Victorian Premier’s Sustainability Awards now open

Entries are now open for the 2018 Victorian Premier’s Sustainability Awards, which recognise individuals, communities, organisations and businesses leading the way to a sustainable future.

Example entries from 2017 included a small business that uses new technology to clean without chemicals, a hospital soap recycling program for disadvantaged communities, a new type of energy efficient residential development and a program to rebuild Port Phillip Bay’s oyster reefs.

The 2018 Premier’s Sustainability Awards categories are:

  • Built Environment
  • Community
  • Education
  • Environmental Justice
  • Environmental Protection
  • Government
  • Health
  • Innovative Products or Services
  • Small and Medium Enterprises
  • Large Business

Environment Minister Lily D’Ambrosio said the awards are an opportunity to recognise Victorians who are leading the way in sustainable practices across all sectors.

“We know that more and more Victorian businesses, not-for-profit organisations, community groups and government programs are implementing sustainable practices,” Ms D’Ambrosio said.

Related stories:

“Many Victorian organisations are nation leading in their sustainable practices and I encourage them to enter the Premier’s Sustainability Awards this year to inspire others to think more creatively about the work that they do.”

Sustainability Victoria CEO, Stan Krpan, said the awards celebrated sustainability not for its own sake, but the flow on effects that are felt right throughout the community.

“We have an incredible depth of sustainability talent in Victoria – they’re saving energy and resources, developing and applying new technology reducing and re-purposing waste, regenerating natural and man-made environments, and saving threatened species.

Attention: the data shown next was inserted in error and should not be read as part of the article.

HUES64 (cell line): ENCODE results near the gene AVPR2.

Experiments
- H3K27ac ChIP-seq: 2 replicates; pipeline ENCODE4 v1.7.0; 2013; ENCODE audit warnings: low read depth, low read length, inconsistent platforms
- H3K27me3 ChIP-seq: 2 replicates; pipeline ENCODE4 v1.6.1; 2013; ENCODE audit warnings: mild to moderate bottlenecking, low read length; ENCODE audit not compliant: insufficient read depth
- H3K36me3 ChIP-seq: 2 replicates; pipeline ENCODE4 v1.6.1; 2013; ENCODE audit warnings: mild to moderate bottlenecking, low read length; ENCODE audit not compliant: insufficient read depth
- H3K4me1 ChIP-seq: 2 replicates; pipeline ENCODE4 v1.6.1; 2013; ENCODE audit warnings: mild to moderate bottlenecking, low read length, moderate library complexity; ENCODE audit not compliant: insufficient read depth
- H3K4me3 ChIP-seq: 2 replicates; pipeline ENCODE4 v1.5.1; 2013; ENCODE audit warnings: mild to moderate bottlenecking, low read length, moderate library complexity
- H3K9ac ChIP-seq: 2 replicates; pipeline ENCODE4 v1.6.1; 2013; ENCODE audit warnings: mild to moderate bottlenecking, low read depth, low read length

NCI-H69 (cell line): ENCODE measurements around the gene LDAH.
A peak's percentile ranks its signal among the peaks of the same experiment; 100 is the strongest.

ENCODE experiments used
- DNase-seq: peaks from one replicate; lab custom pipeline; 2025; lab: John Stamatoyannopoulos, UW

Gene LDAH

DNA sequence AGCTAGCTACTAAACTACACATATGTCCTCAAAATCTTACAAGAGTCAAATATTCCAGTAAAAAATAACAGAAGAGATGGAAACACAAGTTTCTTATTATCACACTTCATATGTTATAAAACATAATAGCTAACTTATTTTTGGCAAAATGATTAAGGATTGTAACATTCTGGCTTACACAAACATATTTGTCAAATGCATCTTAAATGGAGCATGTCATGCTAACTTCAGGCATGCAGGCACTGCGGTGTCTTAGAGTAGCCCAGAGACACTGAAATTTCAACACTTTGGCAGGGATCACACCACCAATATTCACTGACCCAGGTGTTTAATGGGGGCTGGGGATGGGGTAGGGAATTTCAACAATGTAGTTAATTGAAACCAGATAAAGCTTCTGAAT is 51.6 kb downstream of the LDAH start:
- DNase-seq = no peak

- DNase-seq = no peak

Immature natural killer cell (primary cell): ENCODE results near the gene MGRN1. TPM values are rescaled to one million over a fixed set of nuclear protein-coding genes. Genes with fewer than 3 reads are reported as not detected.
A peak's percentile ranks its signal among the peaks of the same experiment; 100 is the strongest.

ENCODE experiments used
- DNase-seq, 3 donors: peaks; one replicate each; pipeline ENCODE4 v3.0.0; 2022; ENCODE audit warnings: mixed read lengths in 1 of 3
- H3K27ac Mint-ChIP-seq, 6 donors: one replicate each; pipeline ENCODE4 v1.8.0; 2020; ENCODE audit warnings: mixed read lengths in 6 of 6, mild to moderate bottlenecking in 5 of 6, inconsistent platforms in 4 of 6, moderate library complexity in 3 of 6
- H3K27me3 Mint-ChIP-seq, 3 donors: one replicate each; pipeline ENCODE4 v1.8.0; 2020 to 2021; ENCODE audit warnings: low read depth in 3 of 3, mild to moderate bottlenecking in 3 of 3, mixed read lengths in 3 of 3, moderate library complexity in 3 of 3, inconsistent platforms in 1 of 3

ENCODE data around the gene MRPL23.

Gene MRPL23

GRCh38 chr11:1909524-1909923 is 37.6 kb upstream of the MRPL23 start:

“This work leads not only to environmental good, but to other tangible benefits in terms of increased productivity, reduced costs, many community benefits and enhanced reputation,” he said.

As well as awards in each of these categories, the Premier will personally select two overall winners for the Premier’s Regional Recognition Award and the Premier’s Recognition Award.

Entries close on Thursday, June 7.

For more information on the awards criteria, registering for updates and free information sessions, and to read about past finalists and winners, visit the Premier’s Sustainability Awards website.

Pictured: Lily D’Ambrosio

Victoria moves to ban the bag

The Victorian Government will move to ban single-use plastic bags, Premier Daniel Andrews has announced.

The Premier revealed the move on Channel 10’s The Project on Tuesday evening. It follows a campaign by the program in partnership with Clean Up Australia.

“We are going to get this done as quickly as we can and I think that only leaves one or two other states,” Mr Andrews told the Ten Network on Tuesday.

“I have been convinced by [‘The Project’s] advocacy over such a consistent amount of time to announce… that Victoria will ban single-use plastic bags,” he said.

“We know this is really important for the environment, particularly for our waterways, for landfill, for waste management.

Environment Minister Lily D’Ambrosio on Wednesday said the government will work closely with Victorian communities and businesses to design the ban.

“Experience in other jurisdictions shows that banning lightweight plastics ban can lead to undesirable results, including increased use of heavier duty plastics, which can have an even greater environmental impact,” she said.

“That is why the Labor Government will work with the community on how to best manage plastic pollution, and deliver a workable scheme that doesn’t unfairly impact on consumers, retailers, industry or the environment.”

The 2015/16 Keep Australia Beautiful National Litter Index reported that Victoria has the lowest litter count in the country for the fifth year in a row.

NSW is now the only state to have not voiced intentions to ban the bag. South Australia, Tasmania, the Northern Territory and the ACT have all put bag bans in place as of this year, with Queensland set to join them in 2018. The Western Australian Government recently announced single-use shopping bags will be banned from July 1 next year. The major supermarkets Coles and Woolworths also announced a similar move earlier in the year.

 

X